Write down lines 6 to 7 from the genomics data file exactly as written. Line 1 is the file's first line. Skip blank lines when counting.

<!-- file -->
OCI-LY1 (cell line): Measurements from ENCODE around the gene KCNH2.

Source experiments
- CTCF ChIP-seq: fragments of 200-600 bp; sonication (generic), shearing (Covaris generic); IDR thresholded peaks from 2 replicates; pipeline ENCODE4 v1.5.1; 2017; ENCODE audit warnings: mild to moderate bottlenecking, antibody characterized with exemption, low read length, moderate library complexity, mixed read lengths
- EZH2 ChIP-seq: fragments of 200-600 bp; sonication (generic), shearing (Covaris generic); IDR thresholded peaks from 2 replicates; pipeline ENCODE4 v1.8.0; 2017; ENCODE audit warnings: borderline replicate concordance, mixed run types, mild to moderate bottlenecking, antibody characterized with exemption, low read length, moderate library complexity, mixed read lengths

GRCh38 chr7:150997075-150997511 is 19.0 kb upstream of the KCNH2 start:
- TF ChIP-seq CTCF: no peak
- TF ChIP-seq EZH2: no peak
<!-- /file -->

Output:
- TF ChIP-seq CTCF: no peak
- TF ChIP-seq EZH2: no peak